Little Known But Widely Loved Singer/Songwriter
Mike B. | 02/29/2008
(5 out of 5 stars)

"In my personal universe (and welcome to it), Dory Previn reigns as the best female singer/songwriter of all time, and Dusty Springfield reigns as the best female singer.

While she had a cult following in the '70's and infrequently performed in small folk clubs, I think she is largely forgotten today. Even so, her devoted fans remember her fondly, and continue to count her albums among their most prized possessions. For my money, no female singer/songwriter other than Joni Mitchell has equalled her dazzling run of 7 perfect albums in a row - not Kate Bush, not anyone. Few males have matched this track record either. She deserves to be mentioned in the same breath as Leonard Cohen, Randy Newman, and Paul Simon - but she isn't. So, it's fair to ask - who is she? Here's a nutshell history:

She was married to composer Andre Previn, with whom she collaborated on film scores. He wrote the music, and she'd write the words. Their biggest hit was "(Theme From) Valley Of The Dolls", performed memorably by Dionne Warwick. Other popular film songs were "You're Gonna Hear From Me" from the Natalie Wood starrer "Inside Daisy Clover", and "Come Saturday Morning" from the Liza Minnelli movie "The Sterile Cuckoo". Some were collaborations without Andre, whom she had divorced (he left her for Mia Farrow) after a series of nervous breakdowns and periods in mental hospitals.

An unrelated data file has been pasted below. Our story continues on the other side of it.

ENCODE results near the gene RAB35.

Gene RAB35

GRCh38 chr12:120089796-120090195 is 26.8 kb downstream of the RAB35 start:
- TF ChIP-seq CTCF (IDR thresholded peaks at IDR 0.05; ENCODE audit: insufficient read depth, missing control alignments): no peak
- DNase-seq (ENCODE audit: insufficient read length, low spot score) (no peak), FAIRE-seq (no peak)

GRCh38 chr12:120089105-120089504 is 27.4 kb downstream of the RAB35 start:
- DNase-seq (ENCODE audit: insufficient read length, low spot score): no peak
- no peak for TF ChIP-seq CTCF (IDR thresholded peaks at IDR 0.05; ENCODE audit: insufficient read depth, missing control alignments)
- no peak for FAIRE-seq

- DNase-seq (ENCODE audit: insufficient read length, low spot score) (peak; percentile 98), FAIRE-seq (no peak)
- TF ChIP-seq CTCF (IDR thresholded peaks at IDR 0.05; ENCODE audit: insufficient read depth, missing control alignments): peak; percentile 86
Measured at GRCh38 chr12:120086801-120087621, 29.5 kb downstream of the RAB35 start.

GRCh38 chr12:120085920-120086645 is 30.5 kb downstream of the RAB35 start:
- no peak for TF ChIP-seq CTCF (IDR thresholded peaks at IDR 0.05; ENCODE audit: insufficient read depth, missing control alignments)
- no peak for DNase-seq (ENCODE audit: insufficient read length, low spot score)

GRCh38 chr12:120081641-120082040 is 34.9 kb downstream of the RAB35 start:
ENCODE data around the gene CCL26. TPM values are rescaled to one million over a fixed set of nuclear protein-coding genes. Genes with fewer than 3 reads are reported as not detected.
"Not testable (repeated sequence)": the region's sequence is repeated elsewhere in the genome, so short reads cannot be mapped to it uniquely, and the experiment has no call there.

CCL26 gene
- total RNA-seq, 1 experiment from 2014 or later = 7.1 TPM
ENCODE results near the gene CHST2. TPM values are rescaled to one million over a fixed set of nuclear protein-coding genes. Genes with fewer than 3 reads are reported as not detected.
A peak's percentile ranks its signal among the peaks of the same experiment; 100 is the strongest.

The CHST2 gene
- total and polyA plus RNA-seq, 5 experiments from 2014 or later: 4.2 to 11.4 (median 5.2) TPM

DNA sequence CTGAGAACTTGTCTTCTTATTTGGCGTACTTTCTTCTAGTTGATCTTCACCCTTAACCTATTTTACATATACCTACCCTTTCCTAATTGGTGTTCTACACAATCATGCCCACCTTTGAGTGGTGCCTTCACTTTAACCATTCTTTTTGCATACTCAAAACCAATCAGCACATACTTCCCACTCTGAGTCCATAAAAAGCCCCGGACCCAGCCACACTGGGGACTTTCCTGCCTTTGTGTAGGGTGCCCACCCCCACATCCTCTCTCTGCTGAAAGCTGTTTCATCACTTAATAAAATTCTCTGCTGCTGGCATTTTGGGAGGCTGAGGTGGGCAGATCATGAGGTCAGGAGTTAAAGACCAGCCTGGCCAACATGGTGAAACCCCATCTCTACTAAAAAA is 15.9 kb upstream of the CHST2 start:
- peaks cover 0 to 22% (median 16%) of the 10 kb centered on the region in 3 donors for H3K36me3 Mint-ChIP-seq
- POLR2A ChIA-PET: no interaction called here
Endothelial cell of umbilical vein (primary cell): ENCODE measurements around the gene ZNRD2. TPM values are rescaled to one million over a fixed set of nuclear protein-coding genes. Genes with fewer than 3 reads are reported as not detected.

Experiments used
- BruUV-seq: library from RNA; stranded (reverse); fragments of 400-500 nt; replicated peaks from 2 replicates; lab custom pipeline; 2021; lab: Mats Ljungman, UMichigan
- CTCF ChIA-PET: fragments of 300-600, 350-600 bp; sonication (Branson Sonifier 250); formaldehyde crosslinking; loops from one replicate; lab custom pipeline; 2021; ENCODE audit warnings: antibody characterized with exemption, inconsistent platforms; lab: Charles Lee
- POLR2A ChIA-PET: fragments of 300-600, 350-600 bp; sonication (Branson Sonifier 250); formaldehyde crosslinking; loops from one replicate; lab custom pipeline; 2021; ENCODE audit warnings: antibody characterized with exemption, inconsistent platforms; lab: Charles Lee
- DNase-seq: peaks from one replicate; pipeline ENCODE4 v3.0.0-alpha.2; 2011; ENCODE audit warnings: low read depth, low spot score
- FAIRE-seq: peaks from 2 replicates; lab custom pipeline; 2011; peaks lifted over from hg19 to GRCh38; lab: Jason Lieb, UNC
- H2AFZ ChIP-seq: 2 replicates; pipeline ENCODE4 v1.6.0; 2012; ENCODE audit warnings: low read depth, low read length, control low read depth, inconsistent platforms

Eventually Dory began to write about all of this on her deeply personal records. She started writing her own music too. Turned out she sang beautifully and wrote brilliantly. Her early songs were gathered together in a poetry book with the same title as her first album ("On My Way To Where"). She later followed this with an autobiography about her abused childhood years in New Jersey ("Midnight Baby"), and another one about her chaotic adult years in Hollywood ("The Bog-Trotter"). These subjects would also be addressed in her songs. In-between books she'd release her masterful albums. After her fourth studio album she appeared "live" at Carnegie Hall in a sold-out concert.